Throughout my childhood, ever since I came to know about Africa, I had always dreamed about landing somewhere on the continent. So when my boss, who had recently moved companies, called me one day in 2012 from Jo’burg asking if I would take a job at this small coal mine in Mozambique that he was getting up and running, it took me all of three seconds to blurt out, “Yes!”.
We were a mostly young group of engineers funded by a retired Indian Serviceman and the largest mining company in Lesotho. Our mandate was to cut our already low cost-base aggressively while maintaining high yields for our client — an Indian Steel Company. Our local crew was a mix of experienced miners, semi-skilled mechanics, and unskilled villagers who had sold the land to the steel company. This is the typical makeup of a small mine crew in greenfield areas. As a company, we had Mozambicans, Zimbabweans, Malawians, Indians, Pakistanis, and Bangladeshis in the mix, with a rotating cast of South Africans thrown in.
As part of my work, I estimated the dollar value of every second we did not operate the mine, and we weren’t operating the mine for quite a few seconds every day. I shared my findings with the guys running the production shift and the maintenance crew that I led. That lunch quickly devolved into finger-pointing. “Equipment is not made available on time after repairs.” “Your operators are rough riding the trucks.” “These eggs are too runny.” And so on.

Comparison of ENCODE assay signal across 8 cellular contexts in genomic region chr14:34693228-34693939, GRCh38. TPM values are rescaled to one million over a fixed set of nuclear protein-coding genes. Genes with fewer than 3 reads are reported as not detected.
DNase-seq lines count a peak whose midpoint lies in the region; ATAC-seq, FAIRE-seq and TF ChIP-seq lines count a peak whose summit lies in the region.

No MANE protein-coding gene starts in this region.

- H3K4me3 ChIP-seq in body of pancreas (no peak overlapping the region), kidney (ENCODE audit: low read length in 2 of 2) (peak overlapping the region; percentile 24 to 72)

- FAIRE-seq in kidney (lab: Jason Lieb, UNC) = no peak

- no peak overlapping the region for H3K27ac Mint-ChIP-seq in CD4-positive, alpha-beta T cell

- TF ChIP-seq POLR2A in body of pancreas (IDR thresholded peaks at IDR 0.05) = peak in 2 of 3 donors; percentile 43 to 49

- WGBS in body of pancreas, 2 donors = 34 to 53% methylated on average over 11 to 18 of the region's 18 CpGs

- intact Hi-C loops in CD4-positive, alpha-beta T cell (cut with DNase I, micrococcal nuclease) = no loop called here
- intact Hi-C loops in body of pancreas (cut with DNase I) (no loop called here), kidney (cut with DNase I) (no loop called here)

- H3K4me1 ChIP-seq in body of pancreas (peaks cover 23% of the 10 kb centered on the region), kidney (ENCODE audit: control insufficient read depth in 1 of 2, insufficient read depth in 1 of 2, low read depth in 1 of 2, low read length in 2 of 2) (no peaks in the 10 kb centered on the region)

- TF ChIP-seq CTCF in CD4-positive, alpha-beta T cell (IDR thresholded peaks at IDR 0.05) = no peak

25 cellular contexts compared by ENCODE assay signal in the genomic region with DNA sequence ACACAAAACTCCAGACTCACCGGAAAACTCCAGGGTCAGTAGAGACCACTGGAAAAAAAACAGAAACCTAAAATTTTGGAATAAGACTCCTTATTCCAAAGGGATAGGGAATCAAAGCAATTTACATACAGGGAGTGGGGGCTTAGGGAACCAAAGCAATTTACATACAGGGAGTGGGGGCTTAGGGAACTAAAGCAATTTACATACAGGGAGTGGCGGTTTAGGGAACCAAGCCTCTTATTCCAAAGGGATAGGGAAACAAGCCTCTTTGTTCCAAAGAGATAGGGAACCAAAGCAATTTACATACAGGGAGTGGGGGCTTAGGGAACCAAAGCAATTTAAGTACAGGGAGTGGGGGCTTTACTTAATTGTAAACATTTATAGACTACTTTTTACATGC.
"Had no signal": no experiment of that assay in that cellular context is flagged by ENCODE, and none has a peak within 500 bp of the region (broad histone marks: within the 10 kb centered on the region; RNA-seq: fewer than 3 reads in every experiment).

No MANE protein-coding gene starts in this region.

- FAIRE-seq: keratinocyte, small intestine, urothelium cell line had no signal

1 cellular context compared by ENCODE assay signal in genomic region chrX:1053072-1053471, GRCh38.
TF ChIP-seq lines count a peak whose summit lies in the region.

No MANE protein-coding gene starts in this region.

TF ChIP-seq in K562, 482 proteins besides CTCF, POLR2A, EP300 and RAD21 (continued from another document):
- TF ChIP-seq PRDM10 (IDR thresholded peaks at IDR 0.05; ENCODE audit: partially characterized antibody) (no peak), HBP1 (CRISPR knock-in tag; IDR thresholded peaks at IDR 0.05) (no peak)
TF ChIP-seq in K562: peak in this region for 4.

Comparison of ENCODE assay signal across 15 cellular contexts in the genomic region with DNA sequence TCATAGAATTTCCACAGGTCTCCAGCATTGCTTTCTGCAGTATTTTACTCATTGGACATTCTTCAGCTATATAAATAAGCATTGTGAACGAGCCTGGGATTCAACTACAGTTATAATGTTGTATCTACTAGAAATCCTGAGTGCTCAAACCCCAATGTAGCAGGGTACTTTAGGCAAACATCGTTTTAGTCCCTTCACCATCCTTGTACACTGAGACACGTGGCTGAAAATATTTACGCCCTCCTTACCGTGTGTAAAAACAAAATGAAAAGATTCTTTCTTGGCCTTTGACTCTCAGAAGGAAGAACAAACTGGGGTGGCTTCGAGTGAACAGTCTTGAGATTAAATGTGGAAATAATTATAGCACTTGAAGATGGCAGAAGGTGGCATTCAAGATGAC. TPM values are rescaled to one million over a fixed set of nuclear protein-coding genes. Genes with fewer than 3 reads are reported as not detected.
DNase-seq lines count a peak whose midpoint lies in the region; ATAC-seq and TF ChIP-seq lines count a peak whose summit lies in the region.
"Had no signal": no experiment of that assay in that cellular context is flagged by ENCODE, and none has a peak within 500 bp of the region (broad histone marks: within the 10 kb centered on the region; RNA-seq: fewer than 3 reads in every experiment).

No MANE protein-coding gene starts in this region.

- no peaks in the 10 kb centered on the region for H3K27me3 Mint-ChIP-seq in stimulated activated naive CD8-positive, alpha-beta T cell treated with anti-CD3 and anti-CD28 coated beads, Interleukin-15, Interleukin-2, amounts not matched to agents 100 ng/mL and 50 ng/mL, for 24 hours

We broke for our shifts or breaks. I went to my boss. If he hadn’t been a miner, he would have been a military man; God rest his soul. He cut through the bullshit and said, “People have mined earth for thousands of years. Most of our problems were solved long ago. It’s just that this mine hasn’t solved them yet. I want a joint proposal soon; otherwise, I will make the changes, and you guys won’t like them.”
The guys and I met again — this time, I gave them some rules.
5W + 1H + Active Verbs. Go!
I am indeed translating and economizing on the usual expletive-laden speech that characterized our daily grind. The uneven engine-cranking has been removed as well. But the things below certainly capture the gist.
“What if we record attendance on the bus? That will utilize the 15-minute journey from the barracks and save 15 minutes on the ground.”
“We still have to assign the trucks and the excavators.”
“How about outgoing shift shares the available equipment on Whatsapp 15 minutes before the new shift starts?”
“Why not make a group? It will serve as a record for cross-checking.”